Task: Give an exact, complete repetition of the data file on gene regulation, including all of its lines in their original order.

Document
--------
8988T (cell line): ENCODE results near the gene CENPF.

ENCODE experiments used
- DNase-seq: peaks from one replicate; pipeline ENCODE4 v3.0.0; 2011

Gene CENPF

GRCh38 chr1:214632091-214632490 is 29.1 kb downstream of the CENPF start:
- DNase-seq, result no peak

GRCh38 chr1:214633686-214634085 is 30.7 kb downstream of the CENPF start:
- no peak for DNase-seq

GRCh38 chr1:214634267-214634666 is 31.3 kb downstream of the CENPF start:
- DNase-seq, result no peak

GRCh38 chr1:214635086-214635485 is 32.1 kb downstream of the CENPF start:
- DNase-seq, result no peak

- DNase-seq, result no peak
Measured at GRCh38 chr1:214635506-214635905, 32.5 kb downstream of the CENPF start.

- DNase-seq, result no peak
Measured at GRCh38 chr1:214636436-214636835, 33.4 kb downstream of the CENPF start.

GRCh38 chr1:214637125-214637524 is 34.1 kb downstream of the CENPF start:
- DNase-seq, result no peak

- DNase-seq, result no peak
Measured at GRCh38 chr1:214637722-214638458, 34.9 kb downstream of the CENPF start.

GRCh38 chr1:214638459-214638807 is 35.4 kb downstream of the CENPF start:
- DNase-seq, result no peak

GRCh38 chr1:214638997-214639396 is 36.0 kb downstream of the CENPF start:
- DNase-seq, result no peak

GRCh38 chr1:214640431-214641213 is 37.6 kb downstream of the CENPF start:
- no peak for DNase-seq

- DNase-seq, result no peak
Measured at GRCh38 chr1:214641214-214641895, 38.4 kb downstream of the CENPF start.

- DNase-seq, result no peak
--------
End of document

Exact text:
8988T (cell line): ENCODE results near the gene CENPF.

ENCODE experiments used
- DNase-seq: peaks from one replicate; pipeline ENCODE4 v3.0.0; 2011

Gene CENPF

GRCh38 chr1:214632091-214632490 is 29.1 kb downstream of the CENPF start:
- DNase-seq, result no peak

GRCh38 chr1:214633686-214634085 is 30.7 kb downstream of the CENPF start:
- no peak for DNase-seq

GRCh38 chr1:214634267-214634666 is 31.3 kb downstream of the CENPF start:
- DNase-seq, result no peak

GRCh38 chr1:214635086-214635485 is 32.1 kb downstream of the CENPF start:
- DNase-seq, result no peak

- DNase-seq, result no peak
Measured at GRCh38 chr1:214635506-214635905, 32.5 kb downstream of the CENPF start.

- DNase-seq, result no peak
Measured at GRCh38 chr1:214636436-214636835, 33.4 kb downstream of the CENPF start.

GRCh38 chr1:214637125-214637524 is 34.1 kb downstream of the CENPF start:
- DNase-seq, result no peak

- DNase-seq, result no peak
Measured at GRCh38 chr1:214637722-214638458, 34.9 kb downstream of the CENPF start.

GRCh38 chr1:214638459-214638807 is 35.4 kb downstream of the CENPF start:
- DNase-seq, result no peak

GRCh38 chr1:214638997-214639396 is 36.0 kb downstream of the CENPF start:
- DNase-seq, result no peak

GRCh38 chr1:214640431-214641213 is 37.6 kb downstream of the CENPF start:
- no peak for DNase-seq

- DNase-seq, result no peak
Measured at GRCh38 chr1:214641214-214641895, 38.4 kb downstream of the CENPF start.

- DNase-seq, result no peak